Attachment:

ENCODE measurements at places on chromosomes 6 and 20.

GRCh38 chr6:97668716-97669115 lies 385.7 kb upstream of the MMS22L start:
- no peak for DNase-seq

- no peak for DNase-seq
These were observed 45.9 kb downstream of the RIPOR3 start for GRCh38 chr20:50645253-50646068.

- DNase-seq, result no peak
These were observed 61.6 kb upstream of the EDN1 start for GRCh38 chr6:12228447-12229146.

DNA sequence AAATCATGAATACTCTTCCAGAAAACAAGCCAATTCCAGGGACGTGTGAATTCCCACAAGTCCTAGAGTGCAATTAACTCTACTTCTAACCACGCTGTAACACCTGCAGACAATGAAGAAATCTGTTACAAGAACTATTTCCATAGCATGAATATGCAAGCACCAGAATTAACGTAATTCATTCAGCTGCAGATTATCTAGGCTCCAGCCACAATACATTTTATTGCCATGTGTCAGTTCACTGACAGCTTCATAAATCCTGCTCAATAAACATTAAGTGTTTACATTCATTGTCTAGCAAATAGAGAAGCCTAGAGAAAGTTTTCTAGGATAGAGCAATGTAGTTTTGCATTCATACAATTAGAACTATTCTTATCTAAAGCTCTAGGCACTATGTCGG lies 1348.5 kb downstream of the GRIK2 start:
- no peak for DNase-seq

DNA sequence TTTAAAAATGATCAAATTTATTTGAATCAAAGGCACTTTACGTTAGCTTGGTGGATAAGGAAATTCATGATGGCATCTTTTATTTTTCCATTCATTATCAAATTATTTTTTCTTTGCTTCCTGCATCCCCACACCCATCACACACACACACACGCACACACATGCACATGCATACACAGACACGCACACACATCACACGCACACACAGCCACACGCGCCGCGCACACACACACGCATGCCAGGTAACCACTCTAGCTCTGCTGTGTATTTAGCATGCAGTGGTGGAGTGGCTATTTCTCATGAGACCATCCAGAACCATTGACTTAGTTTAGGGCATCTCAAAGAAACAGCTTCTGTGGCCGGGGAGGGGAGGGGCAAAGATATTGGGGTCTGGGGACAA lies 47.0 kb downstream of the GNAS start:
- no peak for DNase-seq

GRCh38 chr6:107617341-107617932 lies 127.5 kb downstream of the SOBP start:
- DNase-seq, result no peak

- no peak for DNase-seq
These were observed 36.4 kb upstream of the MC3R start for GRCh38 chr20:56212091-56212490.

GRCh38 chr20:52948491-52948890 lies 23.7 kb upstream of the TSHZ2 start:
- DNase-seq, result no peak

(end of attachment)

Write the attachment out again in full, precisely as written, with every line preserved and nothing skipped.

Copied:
ENCODE measurements at places on chromosomes 6 and 20.

GRCh38 chr6:97668716-97669115 lies 385.7 kb upstream of the MMS22L start:
- no peak for DNase-seq

- no peak for DNase-seq
These were observed 45.9 kb downstream of the RIPOR3 start for GRCh38 chr20:50645253-50646068.

- DNase-seq, result no peak
These were observed 61.6 kb upstream of the EDN1 start for GRCh38 chr6:12228447-12229146.

DNA sequence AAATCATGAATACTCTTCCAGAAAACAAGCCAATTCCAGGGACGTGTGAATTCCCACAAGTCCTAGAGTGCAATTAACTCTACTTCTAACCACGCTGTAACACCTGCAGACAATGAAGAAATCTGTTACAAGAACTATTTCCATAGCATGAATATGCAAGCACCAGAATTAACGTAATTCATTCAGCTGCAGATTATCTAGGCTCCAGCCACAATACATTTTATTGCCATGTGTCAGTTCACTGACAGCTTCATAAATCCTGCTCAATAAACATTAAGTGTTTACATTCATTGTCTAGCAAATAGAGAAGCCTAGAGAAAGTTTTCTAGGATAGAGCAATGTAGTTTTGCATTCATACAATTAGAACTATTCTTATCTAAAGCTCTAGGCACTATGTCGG lies 1348.5 kb downstream of the GRIK2 start:
- no peak for DNase-seq

DNA sequence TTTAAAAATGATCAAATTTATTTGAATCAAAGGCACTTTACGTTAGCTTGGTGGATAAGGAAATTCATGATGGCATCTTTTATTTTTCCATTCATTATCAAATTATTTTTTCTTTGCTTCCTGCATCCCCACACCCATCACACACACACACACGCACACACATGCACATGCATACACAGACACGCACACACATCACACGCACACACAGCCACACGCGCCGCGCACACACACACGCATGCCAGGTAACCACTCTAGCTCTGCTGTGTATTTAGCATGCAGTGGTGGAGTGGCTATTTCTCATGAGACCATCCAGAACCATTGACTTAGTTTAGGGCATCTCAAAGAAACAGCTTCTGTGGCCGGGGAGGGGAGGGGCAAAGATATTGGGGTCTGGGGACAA lies 47.0 kb downstream of the GNAS start:
- no peak for DNase-seq

GRCh38 chr6:107617341-107617932 lies 127.5 kb downstream of the SOBP start:
- DNase-seq, result no peak

- no peak for DNase-seq
These were observed 36.4 kb upstream of the MC3R start for GRCh38 chr20:56212091-56212490.

GRCh38 chr20:52948491-52948890 lies 23.7 kb upstream of the TSHZ2 start:
- DNase-seq, result no peak